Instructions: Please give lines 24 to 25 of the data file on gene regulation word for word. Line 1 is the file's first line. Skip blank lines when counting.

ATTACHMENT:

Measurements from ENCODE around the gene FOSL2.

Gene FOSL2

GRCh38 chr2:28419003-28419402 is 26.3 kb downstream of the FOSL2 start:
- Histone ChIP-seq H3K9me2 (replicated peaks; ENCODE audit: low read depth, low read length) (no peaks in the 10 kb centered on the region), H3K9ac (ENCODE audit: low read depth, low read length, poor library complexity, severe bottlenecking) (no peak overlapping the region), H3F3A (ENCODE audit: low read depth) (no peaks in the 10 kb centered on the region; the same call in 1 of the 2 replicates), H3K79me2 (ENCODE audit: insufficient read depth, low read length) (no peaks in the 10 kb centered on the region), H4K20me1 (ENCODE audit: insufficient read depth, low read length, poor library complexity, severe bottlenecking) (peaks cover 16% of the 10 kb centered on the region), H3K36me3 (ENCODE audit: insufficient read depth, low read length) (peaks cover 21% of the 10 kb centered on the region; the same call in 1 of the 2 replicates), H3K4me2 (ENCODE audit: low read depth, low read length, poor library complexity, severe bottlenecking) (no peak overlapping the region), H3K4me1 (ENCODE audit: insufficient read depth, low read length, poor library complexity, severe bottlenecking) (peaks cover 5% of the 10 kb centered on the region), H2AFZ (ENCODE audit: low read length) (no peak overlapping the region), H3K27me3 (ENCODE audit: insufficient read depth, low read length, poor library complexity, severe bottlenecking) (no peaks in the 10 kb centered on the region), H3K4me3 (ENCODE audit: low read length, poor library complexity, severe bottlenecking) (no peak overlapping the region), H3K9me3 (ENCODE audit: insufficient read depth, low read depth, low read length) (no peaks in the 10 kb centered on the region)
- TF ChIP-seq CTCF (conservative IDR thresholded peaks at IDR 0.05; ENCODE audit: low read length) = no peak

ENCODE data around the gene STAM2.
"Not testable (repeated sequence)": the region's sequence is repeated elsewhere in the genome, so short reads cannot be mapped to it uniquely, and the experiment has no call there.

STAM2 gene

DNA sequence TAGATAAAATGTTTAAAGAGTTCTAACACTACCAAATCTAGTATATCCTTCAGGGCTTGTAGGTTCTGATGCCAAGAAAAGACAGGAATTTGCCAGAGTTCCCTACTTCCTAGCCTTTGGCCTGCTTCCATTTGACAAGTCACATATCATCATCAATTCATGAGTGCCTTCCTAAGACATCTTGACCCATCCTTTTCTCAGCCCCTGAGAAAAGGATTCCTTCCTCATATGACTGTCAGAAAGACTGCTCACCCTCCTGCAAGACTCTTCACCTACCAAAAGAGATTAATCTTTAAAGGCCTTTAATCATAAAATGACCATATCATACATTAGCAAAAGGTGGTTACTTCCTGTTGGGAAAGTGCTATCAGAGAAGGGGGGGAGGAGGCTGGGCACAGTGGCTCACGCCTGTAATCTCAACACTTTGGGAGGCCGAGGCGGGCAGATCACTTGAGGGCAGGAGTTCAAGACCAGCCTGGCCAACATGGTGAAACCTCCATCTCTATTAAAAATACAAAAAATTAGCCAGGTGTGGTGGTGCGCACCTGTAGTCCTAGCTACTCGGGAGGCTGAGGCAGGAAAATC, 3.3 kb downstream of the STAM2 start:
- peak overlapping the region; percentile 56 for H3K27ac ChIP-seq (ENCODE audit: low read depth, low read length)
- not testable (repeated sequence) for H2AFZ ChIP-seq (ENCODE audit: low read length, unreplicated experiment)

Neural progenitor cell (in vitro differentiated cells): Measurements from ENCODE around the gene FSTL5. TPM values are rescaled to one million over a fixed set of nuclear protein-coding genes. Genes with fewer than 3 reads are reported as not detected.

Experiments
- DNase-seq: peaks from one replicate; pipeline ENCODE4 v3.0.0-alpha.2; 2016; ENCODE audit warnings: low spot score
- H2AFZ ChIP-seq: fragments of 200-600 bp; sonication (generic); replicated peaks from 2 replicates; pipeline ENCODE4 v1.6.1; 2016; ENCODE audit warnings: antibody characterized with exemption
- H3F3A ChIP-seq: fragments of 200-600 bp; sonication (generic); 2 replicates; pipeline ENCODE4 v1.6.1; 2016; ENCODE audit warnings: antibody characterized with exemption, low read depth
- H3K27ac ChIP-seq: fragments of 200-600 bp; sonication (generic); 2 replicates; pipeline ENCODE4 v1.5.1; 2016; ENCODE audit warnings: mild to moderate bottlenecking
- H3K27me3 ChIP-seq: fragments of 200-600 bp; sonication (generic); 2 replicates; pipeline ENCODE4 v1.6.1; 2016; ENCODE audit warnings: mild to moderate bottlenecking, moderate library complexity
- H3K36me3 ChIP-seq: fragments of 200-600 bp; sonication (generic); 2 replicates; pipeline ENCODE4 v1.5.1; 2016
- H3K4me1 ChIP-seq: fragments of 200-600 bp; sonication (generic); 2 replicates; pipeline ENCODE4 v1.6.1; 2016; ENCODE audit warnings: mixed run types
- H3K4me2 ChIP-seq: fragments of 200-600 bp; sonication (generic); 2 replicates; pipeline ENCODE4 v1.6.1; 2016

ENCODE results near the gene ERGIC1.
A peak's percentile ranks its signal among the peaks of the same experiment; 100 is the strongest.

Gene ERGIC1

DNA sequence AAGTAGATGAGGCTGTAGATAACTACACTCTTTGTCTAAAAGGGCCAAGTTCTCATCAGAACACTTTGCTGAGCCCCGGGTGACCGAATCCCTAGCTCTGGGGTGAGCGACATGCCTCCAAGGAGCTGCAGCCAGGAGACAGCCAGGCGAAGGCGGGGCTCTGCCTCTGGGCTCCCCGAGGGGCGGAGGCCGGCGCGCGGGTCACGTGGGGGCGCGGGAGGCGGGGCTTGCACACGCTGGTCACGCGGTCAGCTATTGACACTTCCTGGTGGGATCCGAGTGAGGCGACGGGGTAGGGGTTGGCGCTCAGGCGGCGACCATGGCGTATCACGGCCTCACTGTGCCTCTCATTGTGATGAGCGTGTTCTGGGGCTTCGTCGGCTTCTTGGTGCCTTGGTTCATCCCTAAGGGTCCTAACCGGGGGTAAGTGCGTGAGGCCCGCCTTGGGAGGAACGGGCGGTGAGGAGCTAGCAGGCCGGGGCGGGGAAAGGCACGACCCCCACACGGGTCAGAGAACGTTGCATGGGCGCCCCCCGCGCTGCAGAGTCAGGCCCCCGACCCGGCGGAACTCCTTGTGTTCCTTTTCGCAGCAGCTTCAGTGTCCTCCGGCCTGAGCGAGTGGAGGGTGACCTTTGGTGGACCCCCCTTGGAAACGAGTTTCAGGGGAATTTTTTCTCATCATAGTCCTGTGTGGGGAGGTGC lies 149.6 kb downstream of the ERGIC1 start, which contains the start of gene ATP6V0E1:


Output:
Gene ERGIC1

DNA sequence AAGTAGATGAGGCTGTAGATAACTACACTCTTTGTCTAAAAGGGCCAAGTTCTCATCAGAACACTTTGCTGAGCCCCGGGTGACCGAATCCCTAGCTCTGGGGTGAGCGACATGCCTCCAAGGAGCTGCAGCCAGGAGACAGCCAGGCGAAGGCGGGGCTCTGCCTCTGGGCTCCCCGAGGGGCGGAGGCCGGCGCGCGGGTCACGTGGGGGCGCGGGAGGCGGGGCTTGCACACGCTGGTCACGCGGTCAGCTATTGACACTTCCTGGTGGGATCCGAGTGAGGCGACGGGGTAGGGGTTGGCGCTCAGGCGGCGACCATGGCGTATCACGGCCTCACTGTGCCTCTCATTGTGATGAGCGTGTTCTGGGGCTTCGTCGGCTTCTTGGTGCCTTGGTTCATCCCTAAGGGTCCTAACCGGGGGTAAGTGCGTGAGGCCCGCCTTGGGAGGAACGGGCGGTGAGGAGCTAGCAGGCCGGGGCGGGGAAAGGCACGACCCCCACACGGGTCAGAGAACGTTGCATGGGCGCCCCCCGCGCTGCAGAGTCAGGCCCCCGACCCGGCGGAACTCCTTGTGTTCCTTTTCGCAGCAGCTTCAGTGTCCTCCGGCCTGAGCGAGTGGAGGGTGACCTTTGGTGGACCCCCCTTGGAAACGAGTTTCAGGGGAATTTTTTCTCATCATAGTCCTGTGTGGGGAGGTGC lies 149.6 kb downstream of the ERGIC1 start, which contains the start of gene ATP6V0E1: